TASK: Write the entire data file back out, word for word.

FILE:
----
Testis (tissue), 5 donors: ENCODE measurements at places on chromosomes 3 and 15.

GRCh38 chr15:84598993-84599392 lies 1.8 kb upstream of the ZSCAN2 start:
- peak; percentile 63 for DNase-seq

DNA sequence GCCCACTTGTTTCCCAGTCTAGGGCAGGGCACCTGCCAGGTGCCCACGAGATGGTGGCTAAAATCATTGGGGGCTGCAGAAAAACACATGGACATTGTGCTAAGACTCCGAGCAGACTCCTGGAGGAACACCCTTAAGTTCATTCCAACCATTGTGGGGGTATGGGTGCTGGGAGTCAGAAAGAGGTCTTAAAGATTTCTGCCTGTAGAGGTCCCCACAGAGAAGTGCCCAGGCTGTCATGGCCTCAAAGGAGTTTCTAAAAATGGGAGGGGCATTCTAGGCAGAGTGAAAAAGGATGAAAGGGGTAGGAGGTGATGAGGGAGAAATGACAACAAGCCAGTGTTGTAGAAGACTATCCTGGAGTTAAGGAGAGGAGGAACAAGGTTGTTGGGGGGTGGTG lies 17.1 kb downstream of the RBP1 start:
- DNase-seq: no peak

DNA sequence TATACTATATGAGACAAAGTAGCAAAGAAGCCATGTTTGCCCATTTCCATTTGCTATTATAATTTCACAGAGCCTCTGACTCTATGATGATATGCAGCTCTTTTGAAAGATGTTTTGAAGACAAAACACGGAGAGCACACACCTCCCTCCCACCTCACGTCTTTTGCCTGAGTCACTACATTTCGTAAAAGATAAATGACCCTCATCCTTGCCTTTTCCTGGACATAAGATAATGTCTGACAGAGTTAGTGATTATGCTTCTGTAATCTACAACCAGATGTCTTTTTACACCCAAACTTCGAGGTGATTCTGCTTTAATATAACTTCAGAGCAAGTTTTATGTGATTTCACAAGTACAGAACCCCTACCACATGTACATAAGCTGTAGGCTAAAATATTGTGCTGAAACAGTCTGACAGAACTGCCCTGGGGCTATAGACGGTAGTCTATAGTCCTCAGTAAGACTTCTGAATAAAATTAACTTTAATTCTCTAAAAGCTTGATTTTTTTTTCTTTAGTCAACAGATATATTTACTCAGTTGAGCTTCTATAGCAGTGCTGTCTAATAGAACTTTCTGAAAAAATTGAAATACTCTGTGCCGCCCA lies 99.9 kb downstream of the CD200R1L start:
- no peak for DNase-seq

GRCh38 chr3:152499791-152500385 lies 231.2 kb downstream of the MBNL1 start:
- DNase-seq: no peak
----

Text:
Testis (tissue), 5 donors: ENCODE measurements at places on chromosomes 3 and 15.

GRCh38 chr15:84598993-84599392 lies 1.8 kb upstream of the ZSCAN2 start:
- peak; percentile 63 for DNase-seq

DNA sequence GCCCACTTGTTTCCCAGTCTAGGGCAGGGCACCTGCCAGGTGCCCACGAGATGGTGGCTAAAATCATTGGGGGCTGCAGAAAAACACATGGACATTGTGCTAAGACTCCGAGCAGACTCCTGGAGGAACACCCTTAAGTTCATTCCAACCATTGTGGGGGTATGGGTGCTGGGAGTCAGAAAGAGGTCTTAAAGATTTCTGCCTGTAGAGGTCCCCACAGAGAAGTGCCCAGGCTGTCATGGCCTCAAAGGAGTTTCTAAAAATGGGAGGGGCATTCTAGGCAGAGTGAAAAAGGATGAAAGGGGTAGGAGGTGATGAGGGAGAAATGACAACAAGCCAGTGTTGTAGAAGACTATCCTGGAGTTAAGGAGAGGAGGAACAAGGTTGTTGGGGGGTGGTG lies 17.1 kb downstream of the RBP1 start:
- DNase-seq: no peak

DNA sequence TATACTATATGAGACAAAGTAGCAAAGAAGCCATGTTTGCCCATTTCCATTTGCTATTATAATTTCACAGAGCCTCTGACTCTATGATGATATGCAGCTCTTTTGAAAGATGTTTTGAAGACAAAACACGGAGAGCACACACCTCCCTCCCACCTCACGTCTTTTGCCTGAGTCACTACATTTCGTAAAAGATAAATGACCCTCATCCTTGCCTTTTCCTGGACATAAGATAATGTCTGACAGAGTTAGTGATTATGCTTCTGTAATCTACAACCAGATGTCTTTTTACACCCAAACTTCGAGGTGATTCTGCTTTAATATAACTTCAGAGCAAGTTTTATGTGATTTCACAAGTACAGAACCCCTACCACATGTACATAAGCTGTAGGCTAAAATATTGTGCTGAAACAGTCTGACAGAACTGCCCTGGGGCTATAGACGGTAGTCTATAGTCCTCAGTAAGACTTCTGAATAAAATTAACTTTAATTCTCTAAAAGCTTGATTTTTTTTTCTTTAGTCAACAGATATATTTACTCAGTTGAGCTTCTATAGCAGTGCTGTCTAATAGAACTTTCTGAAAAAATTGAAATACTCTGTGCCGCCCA lies 99.9 kb downstream of the CD200R1L start:
- no peak for DNase-seq

GRCh38 chr3:152499791-152500385 lies 231.2 kb downstream of the MBNL1 start:
- DNase-seq: no peak